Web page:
It was fun for all of us even if I didn’t get to taste the cookies!
Video Chats Help
I checked in with two other uber-fun traveling grandmoms I know to see how they’re keeping in touch with their grandkids during the pandemic.
Living in Colorado, Diana Rowe’s lucky that half of her grandkids live close and they spend time together as cohorts. However, she now has 4 grandchildren and 1 newborn great-granddaughter living in Oregon.
“It’s tough not seeing them, but for the youngest 4-year-old granddaughter Hayden, we do video chat often,” shares Diana. “One of my favorite things though is to read books to her via Zoom! This year on Easter on a Zoom call with my daughter, she set the computer up like a TV and I read a book to Hayden. So sweet!”
Old Fashioned Letter Writing Works Too!
Sometimes the benefits of connecting with our grandkids stretch beyond our families. Christine Tibbetts in Georgia shared her pandemic experiences.
“Launching a pen pal society is one stay-connected-with-the-grands project that has worked famously and expanded in new ways. I invited three granddaughters at the start of the stay at home to be my pen pal, and to each other: ages 8, 11, 12. Didn’t want this to be their parents’ project so sent each a packet of interesting stationery, stamps with stories and each other’s addresses,” says Christine.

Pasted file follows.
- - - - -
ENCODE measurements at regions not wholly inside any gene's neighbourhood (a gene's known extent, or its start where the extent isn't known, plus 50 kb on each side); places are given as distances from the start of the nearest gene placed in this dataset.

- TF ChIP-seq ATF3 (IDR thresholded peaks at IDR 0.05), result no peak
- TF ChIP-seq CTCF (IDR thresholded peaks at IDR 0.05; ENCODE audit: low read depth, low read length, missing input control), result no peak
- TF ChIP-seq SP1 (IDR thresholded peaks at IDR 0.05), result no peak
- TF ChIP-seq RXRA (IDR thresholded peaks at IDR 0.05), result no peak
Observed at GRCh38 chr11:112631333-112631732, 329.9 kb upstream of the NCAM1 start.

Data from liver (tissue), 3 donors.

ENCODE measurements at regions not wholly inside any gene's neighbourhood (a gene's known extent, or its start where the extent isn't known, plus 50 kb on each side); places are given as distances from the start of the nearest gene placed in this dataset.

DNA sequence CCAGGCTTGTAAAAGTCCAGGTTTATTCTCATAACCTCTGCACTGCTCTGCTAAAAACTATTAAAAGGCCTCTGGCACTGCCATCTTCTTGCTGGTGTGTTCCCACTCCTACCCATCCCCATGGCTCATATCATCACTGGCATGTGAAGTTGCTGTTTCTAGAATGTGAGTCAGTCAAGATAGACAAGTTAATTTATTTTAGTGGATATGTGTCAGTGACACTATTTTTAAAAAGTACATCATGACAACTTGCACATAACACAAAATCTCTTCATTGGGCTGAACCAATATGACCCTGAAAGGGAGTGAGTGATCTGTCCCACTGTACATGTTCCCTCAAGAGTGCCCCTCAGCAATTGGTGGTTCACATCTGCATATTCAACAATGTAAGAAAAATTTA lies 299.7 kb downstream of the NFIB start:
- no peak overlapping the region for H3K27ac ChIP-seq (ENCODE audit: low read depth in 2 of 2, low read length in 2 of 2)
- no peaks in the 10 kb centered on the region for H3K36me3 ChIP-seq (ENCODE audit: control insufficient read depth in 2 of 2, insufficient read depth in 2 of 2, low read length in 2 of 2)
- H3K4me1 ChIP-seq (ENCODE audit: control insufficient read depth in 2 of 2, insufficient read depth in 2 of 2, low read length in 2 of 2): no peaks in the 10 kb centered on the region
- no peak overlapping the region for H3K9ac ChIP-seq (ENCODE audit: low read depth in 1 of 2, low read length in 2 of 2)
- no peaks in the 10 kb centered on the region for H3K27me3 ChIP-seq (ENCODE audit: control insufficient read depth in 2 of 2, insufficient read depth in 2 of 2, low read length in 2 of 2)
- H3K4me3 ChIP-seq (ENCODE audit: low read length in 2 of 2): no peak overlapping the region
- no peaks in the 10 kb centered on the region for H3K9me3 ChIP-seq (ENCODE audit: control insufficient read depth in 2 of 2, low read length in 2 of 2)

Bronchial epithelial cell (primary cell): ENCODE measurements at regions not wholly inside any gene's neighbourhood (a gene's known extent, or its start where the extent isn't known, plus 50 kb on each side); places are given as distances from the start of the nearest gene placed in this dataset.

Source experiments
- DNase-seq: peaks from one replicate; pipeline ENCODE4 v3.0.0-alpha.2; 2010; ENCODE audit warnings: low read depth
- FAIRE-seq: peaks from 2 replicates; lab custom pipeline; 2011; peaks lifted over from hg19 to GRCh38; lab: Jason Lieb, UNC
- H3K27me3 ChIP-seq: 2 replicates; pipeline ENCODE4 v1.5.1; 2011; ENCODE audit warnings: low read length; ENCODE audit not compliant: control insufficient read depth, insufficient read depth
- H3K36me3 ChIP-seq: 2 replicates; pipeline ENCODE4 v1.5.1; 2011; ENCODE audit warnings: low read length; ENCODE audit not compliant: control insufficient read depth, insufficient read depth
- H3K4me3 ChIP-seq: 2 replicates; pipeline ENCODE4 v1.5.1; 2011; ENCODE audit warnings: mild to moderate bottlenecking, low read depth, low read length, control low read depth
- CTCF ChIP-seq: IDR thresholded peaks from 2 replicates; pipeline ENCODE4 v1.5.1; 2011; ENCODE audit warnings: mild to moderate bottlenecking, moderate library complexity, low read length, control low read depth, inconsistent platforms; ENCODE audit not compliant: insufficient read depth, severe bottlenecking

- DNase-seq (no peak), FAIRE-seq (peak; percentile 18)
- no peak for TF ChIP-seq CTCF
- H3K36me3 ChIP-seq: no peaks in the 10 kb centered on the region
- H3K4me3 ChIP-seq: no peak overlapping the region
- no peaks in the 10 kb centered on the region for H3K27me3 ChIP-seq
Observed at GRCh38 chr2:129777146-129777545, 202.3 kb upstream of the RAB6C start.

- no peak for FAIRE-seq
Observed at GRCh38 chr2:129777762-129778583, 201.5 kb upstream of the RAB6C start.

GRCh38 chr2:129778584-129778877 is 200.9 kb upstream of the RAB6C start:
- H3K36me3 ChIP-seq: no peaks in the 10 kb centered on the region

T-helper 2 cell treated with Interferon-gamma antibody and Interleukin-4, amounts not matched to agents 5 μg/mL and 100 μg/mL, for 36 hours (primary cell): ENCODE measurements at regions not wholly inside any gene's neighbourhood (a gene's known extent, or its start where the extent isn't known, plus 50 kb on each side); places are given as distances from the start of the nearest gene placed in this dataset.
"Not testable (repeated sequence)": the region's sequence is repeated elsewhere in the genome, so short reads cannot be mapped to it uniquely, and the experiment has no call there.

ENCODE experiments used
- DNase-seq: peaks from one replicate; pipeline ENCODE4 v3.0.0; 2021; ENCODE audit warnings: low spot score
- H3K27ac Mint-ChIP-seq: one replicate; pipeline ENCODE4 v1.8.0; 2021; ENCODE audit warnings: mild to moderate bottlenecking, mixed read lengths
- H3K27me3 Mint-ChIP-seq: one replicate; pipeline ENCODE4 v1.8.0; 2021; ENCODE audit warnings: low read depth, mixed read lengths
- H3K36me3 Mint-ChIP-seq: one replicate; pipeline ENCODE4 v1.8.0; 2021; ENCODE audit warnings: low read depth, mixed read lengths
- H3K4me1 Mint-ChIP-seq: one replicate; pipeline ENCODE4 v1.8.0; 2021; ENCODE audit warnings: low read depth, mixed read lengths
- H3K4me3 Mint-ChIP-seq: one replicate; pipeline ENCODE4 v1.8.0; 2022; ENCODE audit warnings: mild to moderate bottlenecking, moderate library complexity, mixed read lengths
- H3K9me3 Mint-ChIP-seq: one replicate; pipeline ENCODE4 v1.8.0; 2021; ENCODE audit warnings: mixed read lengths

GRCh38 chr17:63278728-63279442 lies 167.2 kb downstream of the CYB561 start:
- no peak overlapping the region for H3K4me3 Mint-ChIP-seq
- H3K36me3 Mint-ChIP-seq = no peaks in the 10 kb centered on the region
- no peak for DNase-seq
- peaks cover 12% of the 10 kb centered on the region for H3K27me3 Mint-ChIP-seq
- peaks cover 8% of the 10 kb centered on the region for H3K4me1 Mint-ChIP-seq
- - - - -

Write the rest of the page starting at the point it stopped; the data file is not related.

“I encouraged each to talk about pandemic life and virtual school, etc., and said that I would keep all letters to write a book later! Our opera signing grandson in his late 20s got wind of it and asked to join. So it’s not only a connection for me but among the cousins!”